Mexican studio AE Arquitectos has built a gabled stable from volcanic rock for a community ranch in Jalisco.
The ranch is designed with grey walls and black roofs, to create a neutral palette that contrasts with the lush mountainous landscape.
The buildings’ grey walls were constructed from cut and moulded volcanic rock, while the gable ends are clad with rectangular tiles painted black to match the roofs.
The stable’s wooden doors and pillars surrounding the central courtyard are constructed from pinewood, which is abundant in Jalisco where the ranch is located. The bright timber is intended to contrast the buildings’ grey colour and connect it to the surrounding countryside.
“Rancho San Francisco has a unique identity that originated from the selection of endemic and foreign materials,” said AE Arquitectos, which is led by Andrés Escobar in Guadalajara.
Overall the ranch measures 9,849 square feet (915 square metres).
The stable itself has an L-shaped plan and contains 15 stables, along with food storage rooms, a washroom and a seating area. Outside is an area for bathing the animals, designed with high walls for enclosure and privacy.
A smaller detached clubhouse for members, which contains a kitchen, living room, dining area and toilets, stands across the central courtyard from the stable.
Attached to this clubhouse is a large covered patio overlooking an enclosed riding area, which serves as a place for entertaining and hosting community meetings.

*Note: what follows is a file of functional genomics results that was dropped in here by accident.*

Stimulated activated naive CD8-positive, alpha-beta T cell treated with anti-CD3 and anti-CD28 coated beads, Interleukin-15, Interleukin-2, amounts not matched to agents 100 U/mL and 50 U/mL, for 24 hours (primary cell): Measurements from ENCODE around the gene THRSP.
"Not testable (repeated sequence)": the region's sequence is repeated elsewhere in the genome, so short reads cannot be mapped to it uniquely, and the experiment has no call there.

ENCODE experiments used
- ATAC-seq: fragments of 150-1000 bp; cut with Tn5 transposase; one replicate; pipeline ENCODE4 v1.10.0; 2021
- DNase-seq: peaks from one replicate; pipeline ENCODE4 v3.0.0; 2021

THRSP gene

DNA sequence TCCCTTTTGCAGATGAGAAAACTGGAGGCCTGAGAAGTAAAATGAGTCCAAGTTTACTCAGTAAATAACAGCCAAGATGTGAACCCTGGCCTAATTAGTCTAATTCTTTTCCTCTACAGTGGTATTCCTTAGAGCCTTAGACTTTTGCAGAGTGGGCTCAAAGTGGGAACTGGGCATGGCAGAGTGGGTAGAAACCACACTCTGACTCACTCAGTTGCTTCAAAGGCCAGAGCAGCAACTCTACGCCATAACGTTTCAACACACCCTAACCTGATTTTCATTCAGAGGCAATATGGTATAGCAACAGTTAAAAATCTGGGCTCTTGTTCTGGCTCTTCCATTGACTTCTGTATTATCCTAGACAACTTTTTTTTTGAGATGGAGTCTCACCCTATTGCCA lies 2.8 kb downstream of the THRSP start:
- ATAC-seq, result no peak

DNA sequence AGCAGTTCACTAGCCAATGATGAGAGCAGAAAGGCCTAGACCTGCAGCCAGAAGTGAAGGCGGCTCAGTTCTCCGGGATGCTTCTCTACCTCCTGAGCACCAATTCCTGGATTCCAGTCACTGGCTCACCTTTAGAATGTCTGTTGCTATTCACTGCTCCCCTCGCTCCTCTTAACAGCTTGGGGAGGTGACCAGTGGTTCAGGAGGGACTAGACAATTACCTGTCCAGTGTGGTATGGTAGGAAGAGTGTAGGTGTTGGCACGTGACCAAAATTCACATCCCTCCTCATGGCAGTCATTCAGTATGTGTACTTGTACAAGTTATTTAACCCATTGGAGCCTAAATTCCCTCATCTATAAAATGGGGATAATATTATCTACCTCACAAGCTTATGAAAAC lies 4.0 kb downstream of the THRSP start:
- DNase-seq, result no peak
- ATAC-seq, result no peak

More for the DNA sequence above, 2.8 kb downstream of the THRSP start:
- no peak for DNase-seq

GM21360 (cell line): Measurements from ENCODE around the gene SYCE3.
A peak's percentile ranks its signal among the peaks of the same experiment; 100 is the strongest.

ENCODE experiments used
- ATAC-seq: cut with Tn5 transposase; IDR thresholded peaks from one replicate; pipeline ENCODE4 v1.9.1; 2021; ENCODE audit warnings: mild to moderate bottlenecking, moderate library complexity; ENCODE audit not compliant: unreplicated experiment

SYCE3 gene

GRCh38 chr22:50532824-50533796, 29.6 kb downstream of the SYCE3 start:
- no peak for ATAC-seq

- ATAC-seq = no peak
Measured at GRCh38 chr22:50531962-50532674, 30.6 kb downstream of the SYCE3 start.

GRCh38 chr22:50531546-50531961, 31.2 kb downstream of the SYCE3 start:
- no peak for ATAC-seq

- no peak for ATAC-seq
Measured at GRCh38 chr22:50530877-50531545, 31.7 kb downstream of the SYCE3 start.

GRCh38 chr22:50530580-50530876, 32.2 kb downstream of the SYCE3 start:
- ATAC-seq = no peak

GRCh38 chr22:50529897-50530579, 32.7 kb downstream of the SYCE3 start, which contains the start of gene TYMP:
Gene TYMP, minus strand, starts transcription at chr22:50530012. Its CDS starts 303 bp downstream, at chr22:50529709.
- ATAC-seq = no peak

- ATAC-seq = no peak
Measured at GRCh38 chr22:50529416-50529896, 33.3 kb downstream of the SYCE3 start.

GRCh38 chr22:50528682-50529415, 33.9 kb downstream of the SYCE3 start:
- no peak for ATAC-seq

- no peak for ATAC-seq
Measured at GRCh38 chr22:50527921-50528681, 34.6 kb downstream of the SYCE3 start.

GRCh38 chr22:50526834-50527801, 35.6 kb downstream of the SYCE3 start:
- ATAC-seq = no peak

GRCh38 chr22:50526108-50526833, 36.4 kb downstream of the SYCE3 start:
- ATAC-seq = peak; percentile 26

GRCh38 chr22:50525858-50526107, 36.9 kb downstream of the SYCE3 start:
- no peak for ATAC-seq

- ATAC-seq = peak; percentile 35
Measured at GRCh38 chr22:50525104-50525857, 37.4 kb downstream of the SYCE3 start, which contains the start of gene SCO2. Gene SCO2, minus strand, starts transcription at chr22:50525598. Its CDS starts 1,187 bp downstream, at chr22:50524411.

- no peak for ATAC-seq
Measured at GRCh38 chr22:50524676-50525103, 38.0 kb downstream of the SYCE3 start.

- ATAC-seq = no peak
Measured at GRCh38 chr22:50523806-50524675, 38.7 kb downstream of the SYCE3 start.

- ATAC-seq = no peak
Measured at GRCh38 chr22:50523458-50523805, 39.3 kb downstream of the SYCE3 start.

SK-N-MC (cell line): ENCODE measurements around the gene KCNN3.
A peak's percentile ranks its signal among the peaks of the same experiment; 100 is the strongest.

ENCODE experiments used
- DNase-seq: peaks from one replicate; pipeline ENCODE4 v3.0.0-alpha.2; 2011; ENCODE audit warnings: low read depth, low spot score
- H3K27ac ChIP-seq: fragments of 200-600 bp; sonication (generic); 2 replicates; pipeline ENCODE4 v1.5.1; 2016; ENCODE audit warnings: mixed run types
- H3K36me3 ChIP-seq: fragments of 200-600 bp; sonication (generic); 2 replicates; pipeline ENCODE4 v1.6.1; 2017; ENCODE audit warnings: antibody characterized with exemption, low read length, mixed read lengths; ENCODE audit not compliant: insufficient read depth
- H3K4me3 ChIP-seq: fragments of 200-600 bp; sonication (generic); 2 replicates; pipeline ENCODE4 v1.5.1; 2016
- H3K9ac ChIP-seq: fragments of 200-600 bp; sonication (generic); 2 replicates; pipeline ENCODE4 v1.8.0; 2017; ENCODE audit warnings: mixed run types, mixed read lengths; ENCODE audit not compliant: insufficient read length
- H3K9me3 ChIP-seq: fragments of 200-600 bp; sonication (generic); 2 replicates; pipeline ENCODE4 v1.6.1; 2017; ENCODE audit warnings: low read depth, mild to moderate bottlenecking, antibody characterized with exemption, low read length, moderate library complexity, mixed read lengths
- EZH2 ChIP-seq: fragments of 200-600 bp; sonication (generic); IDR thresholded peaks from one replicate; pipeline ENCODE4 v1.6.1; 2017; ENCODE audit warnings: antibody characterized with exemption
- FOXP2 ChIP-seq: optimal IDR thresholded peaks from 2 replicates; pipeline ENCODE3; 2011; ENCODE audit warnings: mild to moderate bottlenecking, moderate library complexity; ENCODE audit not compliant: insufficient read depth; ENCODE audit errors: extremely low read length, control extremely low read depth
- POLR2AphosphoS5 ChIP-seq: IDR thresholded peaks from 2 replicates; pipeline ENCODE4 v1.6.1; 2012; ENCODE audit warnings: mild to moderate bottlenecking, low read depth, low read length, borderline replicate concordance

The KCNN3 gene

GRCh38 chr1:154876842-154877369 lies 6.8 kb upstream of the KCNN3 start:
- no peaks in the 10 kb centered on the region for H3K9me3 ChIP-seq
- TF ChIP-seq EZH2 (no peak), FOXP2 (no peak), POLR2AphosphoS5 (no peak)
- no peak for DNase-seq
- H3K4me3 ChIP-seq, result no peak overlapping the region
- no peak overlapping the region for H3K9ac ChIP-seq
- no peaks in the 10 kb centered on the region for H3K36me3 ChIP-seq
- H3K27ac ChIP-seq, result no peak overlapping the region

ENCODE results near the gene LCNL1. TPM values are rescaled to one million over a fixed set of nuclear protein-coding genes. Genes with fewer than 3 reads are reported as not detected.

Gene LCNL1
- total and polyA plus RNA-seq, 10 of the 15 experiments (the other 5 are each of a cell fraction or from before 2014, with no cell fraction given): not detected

The central courtyard contains a grid of young oak trees, which will mature and add shade to the site. A black, square-sized fountain for the horses to drink from is also located in the courtyard.
The region is known for heavy rains, and the landscaping takes into account this climate. “We designed a water borderline for the falling rain to flow into,” the studio said.
The property itself spans 253,221 square feet (23,525 square metres), with the ranch facing an open field for riding.
AE Arquitectos stable block is the latest in a series of ranches. RE+D created a public bathroom for a ranch in Mexico with a prominent stepped roof for entertaining, while CCY Architects used locally quarried stones to build a ranch in Colorado.
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